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The Salt
3:00 pm
Thu July 18, 2013

Sweet And Savory: Finding Balance On The Japanese Grill

Reprinted with permission from The Japanese Grill.
Todd Coleman © 2011

Originally published on Thu July 18, 2013 5:31 pm

If you're looking for grilled Japanese food, chef and cookbook author Harris Salat recommends you head over to Fukuoka, a city where yatai, or mobile food carts, line up by the riverside.

The carts became popular after World War II, Salat says, when Japanese were looking to rebuild their lives and find new sources of income.

"You can kind of pull up a stool, and there's a cook, you know, grilling yakitori very carefully over charcoal," he tells Melissa Block, host of All Things Considered. "It's a lot of fun."

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Mountain Stage
2:59 pm
Thu July 18, 2013

Don Dixon And Marti Jones On Mountain Stage

Marti Jones and Don Dixon perform on Mountain Stage.
Brian Blauser Mountain Stage

Don Dixon and Marti Jones make their 10th appearance on Mountain Stage, recorded live at the Clay Center for the Arts and Sciences in Charleston, W.Va. Jones began her career in music with the Ohio band Color Me Gone, toured with singer Amy Rigby as The Cynical Girls, and has released multiple solo albums produced by her husband, Don Dixon.

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All Songs Considered
2:47 pm
Thu July 18, 2013

The Good Listener: Does Ignoring A Friend's Mix Make You A Bad Person?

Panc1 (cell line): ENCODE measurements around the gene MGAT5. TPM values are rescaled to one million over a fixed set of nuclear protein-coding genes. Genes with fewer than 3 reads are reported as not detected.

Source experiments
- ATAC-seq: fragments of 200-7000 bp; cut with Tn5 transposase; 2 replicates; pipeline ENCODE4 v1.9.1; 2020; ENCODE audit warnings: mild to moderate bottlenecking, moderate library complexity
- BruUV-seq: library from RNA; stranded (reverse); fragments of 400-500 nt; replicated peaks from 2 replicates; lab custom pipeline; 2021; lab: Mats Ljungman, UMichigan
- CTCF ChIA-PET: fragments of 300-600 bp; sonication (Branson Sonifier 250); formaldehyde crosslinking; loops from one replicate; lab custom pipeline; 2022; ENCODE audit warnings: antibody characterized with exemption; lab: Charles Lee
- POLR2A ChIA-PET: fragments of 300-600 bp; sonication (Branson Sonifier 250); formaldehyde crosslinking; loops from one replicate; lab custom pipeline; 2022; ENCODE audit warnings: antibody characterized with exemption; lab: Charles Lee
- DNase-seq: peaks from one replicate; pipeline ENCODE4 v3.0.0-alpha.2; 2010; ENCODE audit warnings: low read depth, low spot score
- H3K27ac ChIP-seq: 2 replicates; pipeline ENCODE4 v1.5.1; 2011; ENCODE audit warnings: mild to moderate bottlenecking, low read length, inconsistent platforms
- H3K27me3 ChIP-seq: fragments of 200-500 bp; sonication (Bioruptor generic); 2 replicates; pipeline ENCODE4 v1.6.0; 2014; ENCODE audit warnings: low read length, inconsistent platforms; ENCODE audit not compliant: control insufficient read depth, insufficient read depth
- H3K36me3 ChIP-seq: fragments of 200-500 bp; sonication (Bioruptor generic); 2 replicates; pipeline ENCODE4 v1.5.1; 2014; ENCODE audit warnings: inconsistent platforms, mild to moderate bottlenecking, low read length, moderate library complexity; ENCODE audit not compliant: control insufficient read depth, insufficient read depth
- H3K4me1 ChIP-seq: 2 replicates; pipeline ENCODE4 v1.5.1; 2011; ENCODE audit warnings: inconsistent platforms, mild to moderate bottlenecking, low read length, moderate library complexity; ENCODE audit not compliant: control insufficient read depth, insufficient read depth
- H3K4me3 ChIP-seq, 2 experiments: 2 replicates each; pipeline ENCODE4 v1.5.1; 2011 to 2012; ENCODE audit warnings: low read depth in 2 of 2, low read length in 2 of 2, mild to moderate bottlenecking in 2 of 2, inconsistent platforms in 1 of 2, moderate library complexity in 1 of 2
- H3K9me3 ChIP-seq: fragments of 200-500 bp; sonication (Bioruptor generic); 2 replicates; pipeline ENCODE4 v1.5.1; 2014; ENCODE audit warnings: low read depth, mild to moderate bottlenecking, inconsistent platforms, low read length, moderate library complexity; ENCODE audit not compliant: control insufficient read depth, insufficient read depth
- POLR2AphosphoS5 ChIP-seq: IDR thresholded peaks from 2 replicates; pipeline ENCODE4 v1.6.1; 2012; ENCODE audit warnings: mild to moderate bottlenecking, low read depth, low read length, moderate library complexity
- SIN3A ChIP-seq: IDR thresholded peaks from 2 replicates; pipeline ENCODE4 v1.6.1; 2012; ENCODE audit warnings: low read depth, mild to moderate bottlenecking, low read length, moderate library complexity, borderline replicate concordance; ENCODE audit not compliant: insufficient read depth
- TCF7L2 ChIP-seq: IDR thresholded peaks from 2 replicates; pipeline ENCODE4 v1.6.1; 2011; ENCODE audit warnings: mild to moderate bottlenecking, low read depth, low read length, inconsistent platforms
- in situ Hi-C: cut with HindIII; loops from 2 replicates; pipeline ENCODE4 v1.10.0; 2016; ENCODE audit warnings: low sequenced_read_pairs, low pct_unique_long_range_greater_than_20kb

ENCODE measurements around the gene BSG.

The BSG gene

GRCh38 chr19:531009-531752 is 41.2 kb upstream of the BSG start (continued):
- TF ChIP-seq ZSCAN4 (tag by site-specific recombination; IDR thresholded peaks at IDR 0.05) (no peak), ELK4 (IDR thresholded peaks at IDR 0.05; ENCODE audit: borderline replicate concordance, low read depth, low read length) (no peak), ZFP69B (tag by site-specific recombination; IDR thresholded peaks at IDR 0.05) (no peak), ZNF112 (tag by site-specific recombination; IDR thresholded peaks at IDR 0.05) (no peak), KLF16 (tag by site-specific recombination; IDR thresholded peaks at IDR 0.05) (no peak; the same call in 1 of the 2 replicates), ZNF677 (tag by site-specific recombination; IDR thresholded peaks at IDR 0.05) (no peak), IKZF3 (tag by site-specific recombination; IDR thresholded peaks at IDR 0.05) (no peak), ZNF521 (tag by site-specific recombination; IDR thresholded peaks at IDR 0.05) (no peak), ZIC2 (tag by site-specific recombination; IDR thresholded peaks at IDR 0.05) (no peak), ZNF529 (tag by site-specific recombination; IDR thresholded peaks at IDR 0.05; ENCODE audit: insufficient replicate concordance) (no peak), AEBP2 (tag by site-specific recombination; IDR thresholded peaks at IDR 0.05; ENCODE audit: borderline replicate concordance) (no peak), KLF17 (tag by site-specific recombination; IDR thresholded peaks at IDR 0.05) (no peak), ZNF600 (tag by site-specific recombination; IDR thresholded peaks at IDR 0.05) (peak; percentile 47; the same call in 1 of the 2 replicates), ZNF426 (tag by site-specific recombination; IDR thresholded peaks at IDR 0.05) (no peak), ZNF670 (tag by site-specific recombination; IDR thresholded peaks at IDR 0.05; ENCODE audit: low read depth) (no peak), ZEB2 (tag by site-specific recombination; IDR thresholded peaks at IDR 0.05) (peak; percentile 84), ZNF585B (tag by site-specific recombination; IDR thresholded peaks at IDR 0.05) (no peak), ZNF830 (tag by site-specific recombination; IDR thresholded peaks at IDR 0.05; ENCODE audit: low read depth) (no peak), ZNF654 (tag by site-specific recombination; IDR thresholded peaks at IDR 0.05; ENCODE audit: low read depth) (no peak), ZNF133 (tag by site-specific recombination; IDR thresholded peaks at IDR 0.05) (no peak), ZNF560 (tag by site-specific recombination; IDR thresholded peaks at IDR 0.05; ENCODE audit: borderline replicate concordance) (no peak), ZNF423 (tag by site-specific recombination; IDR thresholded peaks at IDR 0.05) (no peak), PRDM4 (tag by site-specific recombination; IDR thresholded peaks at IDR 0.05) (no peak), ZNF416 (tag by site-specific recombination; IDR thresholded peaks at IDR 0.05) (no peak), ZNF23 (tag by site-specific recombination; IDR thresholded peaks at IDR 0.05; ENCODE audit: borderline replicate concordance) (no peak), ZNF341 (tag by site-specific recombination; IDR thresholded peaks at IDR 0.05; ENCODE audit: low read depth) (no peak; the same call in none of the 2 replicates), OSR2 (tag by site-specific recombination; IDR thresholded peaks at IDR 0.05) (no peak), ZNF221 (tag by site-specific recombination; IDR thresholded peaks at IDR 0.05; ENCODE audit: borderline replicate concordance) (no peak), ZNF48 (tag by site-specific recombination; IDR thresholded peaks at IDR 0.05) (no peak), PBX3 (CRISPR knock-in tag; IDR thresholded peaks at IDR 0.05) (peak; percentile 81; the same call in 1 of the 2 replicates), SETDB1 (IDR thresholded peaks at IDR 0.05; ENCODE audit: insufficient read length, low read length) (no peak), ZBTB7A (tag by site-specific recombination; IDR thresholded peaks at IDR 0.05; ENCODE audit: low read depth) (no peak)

Not every mix gets the loving attention we feel it deserves.
Chloe Coleman NPR

Originally published on Mon July 22, 2013 6:25 am

We get a lot of mail at NPR Music, and amid the aluminum-siding pamphlets disguised as jury summons is a slew of smart questions about how music fits into our lives — and, this week, a blistering rebuttal of last week's column.

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Alt.Latino
2:38 pm
Thu July 18, 2013

The Latin Alternative Music Conference 2013: Who Rocked, Who Shocked, Who Killed

Irene Diaz.
Courtesy of the artist

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Shots - Health News
2:37 pm
Thu July 18, 2013

World's Biggest Virus May Have Ancient Roots

Pandoraviruses were discovered lurking in the mud of Chile and Australia, half a world apart.
courtesy of Chantal Abergel and Jean-Michel Claverie

Originally published on Sat July 20, 2013 5:14 am

Researchers have discovered the largest virus ever, and they've given it a terrifying name: Pandoravirus.

In mythology, opening Pandora's Box released evil into the world. But there's no need to panic. This new family of virus lives underwater and doesn't pose a major threat to human health.

"This is not going to cause any kind of widespread and acute illness or epidemic or anything," says Eugene Koonin, an evolutionary biologist at the National Institutes of Health who specializes in viruses.

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